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Naval Aviation. II

Ships converted to early aircraft carriers

Catalogue number 20038

The first Ark Royal aircraft carrier

In 1914, a collier was converted to a seaplane carrier and named H.M.S. Ark Royal. The ship was later renamed H.M.S. Pegasus to free up the name Ark Royal for a new carrier. This carrier lacked the speed for any fleet action, the solution, as we will see below, was to convert the very much fast cross-channel and small passenger ships

Verso: “H.M.S. “Ark. Royal.” Aircraft carrier also in the lower regions carries oil fuel to supply the ships at sea.” in black ink

Credit: Abrahams

12.3cm x 6.7cm Gelatin silver print


Catalogue number 117063

Handling a floatplane on H.M.S. Ark Royal

The limited space on H.M.S. Ark Royal made it difficult to manoeuver a floatplane between the hold and the hanger as well as lifting it in and out of the sea. The Short Admiralty type 166 shown here had folding wings to assist storage in the hangar/hold

Verso: “English aircraft hoisted on board a ship Bay of Salonica 1916” in French and in black ink

20.2cm x 15.1 cm Gelatin silver print


Catalogue number 66028

Launching a floatplane

A Short 166 being lowered from H.M.S. Ark Royal into the sea, 1915. Note the men on deck holding lines to steady the tail and floats.

Credit: Imperial War Museum (IWM Non-Commercial Licence)

20.4cm x 15.3cm Gelatin silver print


Catalogue number 108038

Develpments in launching and recovering aircraft

In 1940, H.M.S. Pegasus (ex-Ark Royal) was converted for trials with a fighter catapult. The catapult was fixed to the raised structure on deck forward of the cranes. We can also see the Hein mat platform that was used in trials to recover a floatplane whilst underway (see catalogue n° 118125 below).

Recto: “H.M.S. Pegasus”

13.4cm x 8.5cm Gelatin silver print


Catalogue number 118125

The Hein mat

This photograph gives a good view of a Hein mat being deployed over the stern of the French cruiser Foch in the mid-1930s. The floatplane would come up from the stern and ride over and onto the floating mat, all whilst the ship was underway. The floatplane would then be hoisted on board by a crane.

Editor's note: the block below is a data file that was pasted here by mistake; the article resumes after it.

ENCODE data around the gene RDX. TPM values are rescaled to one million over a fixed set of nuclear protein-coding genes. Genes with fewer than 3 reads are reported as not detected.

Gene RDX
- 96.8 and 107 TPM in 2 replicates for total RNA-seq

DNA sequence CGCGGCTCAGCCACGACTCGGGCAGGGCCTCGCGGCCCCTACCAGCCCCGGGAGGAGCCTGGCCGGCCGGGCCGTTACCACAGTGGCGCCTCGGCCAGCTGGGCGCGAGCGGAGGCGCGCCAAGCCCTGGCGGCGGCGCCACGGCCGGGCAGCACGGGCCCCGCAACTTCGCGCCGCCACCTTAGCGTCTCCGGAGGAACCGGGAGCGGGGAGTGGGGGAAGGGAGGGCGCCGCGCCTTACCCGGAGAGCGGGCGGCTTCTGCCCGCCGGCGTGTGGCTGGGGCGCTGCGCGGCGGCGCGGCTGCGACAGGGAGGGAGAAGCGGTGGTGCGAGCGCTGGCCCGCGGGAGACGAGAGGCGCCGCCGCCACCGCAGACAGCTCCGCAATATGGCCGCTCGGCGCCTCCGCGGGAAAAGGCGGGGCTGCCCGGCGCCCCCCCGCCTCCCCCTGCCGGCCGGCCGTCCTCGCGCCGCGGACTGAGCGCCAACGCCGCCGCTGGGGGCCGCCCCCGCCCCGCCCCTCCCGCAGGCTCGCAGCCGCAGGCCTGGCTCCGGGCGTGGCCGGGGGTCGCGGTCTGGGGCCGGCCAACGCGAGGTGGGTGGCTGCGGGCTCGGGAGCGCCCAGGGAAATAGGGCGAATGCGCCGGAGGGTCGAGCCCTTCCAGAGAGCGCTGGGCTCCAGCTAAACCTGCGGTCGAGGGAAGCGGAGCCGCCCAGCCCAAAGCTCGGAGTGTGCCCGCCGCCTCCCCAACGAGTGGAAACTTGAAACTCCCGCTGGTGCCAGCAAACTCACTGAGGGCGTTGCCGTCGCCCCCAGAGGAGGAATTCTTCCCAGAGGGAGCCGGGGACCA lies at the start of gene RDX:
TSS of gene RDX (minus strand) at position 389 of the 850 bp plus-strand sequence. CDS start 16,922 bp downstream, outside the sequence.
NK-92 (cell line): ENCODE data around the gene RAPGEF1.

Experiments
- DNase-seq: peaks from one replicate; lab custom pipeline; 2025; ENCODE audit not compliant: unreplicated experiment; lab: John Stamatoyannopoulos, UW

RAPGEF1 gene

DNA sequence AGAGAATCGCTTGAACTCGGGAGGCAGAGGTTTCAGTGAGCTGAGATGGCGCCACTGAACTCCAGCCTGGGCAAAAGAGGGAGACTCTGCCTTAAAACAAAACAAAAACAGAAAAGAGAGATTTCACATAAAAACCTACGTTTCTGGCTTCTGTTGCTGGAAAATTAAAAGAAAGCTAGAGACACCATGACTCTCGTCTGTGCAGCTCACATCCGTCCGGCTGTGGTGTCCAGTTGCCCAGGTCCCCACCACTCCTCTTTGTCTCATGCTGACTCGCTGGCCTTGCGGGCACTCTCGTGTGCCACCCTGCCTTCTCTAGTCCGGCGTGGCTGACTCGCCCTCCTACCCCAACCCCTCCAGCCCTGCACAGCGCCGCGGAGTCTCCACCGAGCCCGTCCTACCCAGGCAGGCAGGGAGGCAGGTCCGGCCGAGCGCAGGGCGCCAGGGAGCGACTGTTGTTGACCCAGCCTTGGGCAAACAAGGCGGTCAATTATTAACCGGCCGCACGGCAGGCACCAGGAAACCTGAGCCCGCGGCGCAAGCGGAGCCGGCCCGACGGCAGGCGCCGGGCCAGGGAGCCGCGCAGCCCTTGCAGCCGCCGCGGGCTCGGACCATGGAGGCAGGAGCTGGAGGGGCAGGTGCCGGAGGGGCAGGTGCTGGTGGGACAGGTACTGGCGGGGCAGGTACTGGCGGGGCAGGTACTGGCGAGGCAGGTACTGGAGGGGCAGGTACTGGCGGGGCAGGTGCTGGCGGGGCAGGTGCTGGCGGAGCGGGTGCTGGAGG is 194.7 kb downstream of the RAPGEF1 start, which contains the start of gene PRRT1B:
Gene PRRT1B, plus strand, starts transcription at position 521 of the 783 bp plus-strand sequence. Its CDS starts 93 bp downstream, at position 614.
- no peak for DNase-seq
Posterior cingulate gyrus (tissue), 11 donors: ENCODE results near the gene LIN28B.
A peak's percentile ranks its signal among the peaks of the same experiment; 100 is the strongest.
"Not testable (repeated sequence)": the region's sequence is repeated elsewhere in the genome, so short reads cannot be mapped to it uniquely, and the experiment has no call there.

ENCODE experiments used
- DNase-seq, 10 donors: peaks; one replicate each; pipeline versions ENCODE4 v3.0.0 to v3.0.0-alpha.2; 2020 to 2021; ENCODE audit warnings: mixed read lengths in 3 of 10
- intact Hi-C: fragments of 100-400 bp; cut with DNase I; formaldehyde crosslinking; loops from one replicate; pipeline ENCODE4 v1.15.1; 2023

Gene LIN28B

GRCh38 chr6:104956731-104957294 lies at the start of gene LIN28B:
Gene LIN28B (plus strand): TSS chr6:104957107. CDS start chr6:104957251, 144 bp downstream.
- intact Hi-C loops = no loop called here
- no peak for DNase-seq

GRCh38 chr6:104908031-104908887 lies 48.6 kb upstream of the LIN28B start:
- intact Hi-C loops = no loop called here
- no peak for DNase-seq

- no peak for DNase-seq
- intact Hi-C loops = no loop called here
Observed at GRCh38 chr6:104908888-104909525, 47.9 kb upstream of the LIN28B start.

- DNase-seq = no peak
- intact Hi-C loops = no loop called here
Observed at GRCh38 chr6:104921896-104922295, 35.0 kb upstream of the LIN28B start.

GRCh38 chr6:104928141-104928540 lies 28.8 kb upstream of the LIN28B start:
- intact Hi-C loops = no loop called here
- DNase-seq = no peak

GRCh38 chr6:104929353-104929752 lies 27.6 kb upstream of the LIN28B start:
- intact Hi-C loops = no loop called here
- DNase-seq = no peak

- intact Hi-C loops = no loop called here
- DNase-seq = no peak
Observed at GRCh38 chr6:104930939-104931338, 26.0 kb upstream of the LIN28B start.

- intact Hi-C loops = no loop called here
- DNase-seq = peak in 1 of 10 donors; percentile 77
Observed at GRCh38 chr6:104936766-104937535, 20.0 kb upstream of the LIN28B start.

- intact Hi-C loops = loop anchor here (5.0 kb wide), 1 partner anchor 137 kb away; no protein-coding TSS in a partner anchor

14.4cm x 9.5cm Gelatin silver print


Catalogue number 79027

The cross-channel ferry Engadine converted to an aircraft carrier

We can see a floatplane at the entrance to the hangar right aft. The ship is camouflaged.

Credit: Abrahams

13.2 cm x 7.5cm Gelatin silver print


Catalogue number 35275

The second H.M.S. Pegasus

H.M.S. Pegasus was a fast passenger ship converted in 1917 to an aircraft carrier with a large hangar and cranes working over the stern. This H.M.S. Pegasus was sold in 1931 so enabling the name to be transferred to the ex-Ark Royal in 1934.

Recto: “Pegasus” in gold paint

Credit: Real Photographs Co.

14cm x 9 cm Gelatin silver print

Catalogue number 24008

An early flight deck fitted to H.M.S. Pegasus

A forward flight deck was built up to launch wheeled aircraft brought up to the flight deck by lift from the forward hangar. In this photograph, the ship has acquired dazzle camouflage.

Recto: “British Aeroplane ship Part of the Grand Fleet

Credit: Denson

12.9cm x 8cm Gelatin silver print


Japanese aircraft flown by the French Aeronavale

Catalogue number 65058

Japanese bomber examined by the ATAIU

The Asia Technical Air Intelligence Unit (ATAIU) was part of an intelligence network setup to recover and evaluate Japanese aircraft. Technical merits were examined and test flights were made to reveal weak points in the aircraft's performance that could be used by the Allies. Here a crashed Japanese bomber from the Pearl Harbour attack in under study.

16.2cm x 17.3cm Gelatin silver print


Catalogue number 105028

French-flown Nakajima A6M2-N Rufe, 1946

The Rufe was based on the Zero fighter but the addition of floats greatly diminished its performance. This aircraft was recovered in Surabaya and flown by the R.A.F. to Singapore and then on to a base in Malaya for evaluation by the ATAIU. It was then handed over to the French Aeronavale who operated this aircraft in what was then Indochina but it crashed during a mission in 1946. Cat Lai, now in Vietnam, had a base of the French Aeronavale from 1931 to 1953.

Verso: “Nakajima.A6M2.N- Code "Rufe" 1946. Esc. 8S. Cat. Laï” in black ink

Credit: Photo Gamec. Collection Thomé

17cm x 12cm Gelatin silver print


Catalogue number 105029

French-flown Nakajima A6M2-N Rufe, 1946

The French airforce base of Bien Hoa was particularly active from 1946 during the Indochina war and this photograph shows the French Rufe being launched. This was the aircraft in which Enseigne de vaisseau Raymond Hostalier was killed during a trial flight at low altitude, the aircraft going into the river near Ba-sang. Note the insignia "ATAIU on the tail.

Verso: "Bien Hoa beginning 1946. Nakajima A6M2-N Code "Rufe" (Zero floatplane version)" in pencil and in French

17.2cm x 12cm Gelatin silver print

Catalogue number 105030

French-flown Nakajima A6M2-N Rufe, 1946

The 8S squadron of the French aeronavale flew the Japanese aircraft Nakajima A6M2-N Rufe and the Aïchi Jake. This photograph shows a French aeronavale Aichi E13A long-range reconnaissance floatplane flying over the Donai meanders. France operated several Aichi Jake's during the Indochina war.

Verso: "Aïchi-Kokuki Esc 8S Cat Lai 1946 Flying over Donai" in black ink

Credit: Photo Gamec Collection Thomé

17.2cm x 12cm Gelatin silver print